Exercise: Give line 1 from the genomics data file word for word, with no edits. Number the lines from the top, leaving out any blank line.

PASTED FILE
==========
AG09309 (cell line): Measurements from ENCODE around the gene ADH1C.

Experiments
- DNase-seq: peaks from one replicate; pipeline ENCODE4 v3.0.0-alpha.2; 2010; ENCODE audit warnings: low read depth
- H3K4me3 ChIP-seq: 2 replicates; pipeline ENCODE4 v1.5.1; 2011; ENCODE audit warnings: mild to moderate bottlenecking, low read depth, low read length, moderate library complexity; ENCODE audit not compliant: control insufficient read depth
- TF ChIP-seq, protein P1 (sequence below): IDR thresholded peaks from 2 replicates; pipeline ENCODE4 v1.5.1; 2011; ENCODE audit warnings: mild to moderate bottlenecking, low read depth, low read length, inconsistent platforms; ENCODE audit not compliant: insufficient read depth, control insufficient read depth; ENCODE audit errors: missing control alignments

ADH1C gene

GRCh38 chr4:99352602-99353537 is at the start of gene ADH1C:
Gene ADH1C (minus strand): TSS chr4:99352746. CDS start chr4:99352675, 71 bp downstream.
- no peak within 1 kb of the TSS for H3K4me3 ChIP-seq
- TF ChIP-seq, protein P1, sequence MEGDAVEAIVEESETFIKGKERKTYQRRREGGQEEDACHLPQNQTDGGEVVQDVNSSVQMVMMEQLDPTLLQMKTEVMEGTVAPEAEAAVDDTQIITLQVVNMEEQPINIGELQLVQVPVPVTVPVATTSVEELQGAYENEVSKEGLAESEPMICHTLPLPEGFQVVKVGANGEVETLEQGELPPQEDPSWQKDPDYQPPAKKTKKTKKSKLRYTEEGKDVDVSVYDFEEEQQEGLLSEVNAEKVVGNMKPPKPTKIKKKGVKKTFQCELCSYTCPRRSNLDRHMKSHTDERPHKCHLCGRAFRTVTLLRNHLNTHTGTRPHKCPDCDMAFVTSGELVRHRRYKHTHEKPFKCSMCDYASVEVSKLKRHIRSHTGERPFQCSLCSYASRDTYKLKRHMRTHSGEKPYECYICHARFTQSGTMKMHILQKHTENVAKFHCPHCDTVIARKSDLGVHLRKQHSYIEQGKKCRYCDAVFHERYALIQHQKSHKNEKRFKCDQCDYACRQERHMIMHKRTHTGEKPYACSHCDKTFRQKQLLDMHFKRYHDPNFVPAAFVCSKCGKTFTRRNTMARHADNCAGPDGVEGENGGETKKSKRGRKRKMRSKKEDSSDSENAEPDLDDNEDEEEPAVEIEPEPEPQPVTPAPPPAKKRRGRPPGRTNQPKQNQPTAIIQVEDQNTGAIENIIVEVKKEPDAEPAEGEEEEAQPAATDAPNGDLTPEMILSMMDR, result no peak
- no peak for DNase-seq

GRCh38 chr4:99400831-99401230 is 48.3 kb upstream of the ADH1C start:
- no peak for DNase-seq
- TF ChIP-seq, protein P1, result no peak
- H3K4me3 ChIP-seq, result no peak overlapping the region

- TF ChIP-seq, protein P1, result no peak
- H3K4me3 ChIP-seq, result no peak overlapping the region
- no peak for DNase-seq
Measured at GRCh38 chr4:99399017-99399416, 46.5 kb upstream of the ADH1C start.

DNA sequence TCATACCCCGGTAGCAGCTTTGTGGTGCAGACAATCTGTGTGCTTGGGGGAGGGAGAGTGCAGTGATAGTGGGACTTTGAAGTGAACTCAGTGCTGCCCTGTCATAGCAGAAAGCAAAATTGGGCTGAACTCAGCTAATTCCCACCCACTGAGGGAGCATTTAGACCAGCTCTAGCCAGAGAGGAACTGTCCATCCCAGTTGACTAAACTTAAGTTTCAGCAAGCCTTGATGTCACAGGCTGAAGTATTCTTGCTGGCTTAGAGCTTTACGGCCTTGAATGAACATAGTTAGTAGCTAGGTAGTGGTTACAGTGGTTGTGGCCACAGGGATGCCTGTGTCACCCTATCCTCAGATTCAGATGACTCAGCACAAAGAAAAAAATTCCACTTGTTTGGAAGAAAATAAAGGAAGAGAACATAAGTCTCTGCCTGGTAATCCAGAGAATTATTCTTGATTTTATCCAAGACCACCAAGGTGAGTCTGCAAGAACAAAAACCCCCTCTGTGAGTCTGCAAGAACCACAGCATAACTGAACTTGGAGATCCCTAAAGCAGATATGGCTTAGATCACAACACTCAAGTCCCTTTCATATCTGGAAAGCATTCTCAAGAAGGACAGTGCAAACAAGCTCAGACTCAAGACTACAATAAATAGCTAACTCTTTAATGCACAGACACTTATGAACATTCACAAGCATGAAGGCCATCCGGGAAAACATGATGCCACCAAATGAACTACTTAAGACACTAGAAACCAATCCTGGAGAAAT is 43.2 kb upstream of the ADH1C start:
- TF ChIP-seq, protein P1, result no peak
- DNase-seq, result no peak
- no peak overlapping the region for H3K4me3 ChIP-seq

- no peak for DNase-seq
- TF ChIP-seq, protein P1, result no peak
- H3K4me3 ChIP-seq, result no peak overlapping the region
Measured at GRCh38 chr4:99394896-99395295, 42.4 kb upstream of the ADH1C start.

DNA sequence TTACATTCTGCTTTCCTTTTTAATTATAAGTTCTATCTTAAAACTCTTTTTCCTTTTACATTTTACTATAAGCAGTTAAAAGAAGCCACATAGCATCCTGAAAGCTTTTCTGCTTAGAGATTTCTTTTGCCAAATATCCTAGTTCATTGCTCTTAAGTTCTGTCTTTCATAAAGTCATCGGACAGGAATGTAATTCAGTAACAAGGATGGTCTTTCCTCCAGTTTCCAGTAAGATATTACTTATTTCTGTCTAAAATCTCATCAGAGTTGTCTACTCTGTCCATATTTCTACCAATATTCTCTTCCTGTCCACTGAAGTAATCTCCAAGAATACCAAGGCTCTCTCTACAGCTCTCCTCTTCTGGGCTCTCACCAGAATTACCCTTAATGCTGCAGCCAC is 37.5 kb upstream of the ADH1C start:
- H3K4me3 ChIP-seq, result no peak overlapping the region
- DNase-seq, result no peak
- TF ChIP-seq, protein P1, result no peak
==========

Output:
AG09309 (cell line): Measurements from ENCODE around the gene ADH1C.